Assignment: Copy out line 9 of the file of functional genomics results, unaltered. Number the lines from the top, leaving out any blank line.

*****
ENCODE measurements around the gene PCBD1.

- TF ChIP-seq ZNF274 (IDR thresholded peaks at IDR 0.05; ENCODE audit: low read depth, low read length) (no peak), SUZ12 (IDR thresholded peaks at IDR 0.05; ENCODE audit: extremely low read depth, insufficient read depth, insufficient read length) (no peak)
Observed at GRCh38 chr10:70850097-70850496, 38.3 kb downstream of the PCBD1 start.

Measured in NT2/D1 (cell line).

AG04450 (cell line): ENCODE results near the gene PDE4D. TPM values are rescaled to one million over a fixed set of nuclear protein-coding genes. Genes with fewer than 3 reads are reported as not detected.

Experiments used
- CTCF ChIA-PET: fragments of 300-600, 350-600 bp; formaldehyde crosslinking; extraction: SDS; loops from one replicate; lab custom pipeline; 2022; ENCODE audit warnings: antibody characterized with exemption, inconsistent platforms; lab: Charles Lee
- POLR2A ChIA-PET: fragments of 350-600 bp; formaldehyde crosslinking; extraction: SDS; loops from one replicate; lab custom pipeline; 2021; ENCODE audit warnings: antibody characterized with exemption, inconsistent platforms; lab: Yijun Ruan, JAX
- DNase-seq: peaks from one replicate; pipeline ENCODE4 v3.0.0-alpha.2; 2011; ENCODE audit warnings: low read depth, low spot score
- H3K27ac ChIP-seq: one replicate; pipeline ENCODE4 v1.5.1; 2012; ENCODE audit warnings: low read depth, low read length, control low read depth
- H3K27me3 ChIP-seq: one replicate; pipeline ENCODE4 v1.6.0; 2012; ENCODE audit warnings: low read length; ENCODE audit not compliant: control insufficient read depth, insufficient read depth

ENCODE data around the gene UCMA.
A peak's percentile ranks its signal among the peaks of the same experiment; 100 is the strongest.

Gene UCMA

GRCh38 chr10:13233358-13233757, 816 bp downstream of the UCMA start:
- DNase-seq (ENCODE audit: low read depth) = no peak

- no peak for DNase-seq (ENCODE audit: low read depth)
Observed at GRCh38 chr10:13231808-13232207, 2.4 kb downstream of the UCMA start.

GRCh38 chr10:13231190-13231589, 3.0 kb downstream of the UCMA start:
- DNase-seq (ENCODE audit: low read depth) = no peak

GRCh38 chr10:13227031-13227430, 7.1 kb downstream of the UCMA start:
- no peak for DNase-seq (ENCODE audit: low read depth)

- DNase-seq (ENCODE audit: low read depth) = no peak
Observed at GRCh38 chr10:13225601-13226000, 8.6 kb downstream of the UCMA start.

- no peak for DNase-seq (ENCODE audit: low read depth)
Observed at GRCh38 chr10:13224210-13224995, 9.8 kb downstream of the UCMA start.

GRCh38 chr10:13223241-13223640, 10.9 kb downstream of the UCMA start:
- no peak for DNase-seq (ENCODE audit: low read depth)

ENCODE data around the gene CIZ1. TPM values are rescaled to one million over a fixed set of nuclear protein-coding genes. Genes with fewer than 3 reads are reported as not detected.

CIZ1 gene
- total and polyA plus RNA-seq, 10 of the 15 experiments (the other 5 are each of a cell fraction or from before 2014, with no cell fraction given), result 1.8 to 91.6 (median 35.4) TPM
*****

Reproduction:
- DNase-seq: peaks from one replicate; pipeline ENCODE4 v3.0.0-alpha.2; 2011; ENCODE audit warnings: low read depth, low spot score